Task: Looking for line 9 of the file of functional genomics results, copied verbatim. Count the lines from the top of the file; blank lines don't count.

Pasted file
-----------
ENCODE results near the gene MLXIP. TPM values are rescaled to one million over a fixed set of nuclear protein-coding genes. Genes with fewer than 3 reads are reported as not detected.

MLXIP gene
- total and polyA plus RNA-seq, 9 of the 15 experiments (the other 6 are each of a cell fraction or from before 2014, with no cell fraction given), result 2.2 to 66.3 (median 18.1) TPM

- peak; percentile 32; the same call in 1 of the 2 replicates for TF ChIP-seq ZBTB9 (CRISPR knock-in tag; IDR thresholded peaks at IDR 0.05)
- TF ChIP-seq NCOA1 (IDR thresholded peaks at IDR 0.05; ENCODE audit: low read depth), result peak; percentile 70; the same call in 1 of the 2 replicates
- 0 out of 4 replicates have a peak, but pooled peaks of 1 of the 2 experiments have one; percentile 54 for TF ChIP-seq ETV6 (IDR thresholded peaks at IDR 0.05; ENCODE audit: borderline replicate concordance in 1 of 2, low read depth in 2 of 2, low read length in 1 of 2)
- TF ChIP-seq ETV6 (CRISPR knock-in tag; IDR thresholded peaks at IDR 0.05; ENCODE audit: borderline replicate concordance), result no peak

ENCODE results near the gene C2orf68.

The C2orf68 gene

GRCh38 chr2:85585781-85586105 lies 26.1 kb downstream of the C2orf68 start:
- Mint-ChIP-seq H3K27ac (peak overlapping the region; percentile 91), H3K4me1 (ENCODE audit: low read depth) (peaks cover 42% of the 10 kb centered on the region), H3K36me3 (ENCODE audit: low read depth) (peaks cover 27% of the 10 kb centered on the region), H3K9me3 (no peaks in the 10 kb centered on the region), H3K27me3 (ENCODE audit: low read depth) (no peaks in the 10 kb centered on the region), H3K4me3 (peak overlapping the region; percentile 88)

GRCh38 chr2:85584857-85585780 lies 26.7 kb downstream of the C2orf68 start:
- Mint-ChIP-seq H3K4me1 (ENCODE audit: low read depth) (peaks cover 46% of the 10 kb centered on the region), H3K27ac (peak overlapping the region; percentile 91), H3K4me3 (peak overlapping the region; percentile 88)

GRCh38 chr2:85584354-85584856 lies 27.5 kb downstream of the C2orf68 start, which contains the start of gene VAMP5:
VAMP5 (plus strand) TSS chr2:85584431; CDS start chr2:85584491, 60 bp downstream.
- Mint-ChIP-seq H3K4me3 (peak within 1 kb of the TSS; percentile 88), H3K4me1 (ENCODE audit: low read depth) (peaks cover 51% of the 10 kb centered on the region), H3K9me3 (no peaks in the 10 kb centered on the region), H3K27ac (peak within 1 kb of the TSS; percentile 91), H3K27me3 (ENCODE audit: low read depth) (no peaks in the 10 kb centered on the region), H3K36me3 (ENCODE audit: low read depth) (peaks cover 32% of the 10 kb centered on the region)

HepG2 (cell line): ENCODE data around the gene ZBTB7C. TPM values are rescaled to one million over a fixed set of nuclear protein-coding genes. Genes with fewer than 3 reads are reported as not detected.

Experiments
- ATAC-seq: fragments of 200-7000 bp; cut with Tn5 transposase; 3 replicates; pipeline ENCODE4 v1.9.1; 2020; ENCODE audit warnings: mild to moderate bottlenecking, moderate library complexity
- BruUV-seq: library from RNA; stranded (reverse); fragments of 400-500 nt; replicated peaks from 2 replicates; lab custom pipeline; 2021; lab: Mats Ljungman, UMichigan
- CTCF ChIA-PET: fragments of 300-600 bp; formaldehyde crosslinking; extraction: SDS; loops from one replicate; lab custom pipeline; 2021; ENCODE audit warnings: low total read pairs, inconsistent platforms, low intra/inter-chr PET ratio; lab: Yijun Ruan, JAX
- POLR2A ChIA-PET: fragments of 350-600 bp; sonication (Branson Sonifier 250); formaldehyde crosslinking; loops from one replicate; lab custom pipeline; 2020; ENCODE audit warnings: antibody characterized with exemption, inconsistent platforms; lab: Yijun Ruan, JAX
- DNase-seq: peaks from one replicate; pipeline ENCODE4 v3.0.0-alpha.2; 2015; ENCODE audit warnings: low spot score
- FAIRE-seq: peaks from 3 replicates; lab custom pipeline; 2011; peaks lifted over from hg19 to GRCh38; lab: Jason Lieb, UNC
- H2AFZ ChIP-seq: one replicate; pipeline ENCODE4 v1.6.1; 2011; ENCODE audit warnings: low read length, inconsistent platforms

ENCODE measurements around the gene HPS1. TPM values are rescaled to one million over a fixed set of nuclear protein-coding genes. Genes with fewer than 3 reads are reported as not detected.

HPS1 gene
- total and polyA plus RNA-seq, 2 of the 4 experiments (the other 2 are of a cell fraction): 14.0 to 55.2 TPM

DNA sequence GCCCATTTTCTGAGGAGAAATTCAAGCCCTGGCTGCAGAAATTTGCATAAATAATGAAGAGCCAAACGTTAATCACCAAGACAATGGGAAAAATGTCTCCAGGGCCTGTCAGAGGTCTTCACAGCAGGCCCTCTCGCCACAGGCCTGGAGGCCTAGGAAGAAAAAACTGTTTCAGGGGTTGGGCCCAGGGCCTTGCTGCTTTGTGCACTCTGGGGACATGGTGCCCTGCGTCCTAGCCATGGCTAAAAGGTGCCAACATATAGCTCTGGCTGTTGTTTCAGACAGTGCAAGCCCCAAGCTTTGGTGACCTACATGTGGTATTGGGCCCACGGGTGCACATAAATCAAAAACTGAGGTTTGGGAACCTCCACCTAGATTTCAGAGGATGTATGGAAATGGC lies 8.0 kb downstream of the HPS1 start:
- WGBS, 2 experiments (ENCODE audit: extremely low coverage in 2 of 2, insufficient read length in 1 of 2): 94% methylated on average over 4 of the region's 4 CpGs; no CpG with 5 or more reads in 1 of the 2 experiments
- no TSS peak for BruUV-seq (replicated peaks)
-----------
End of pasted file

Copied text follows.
The C2orf68 gene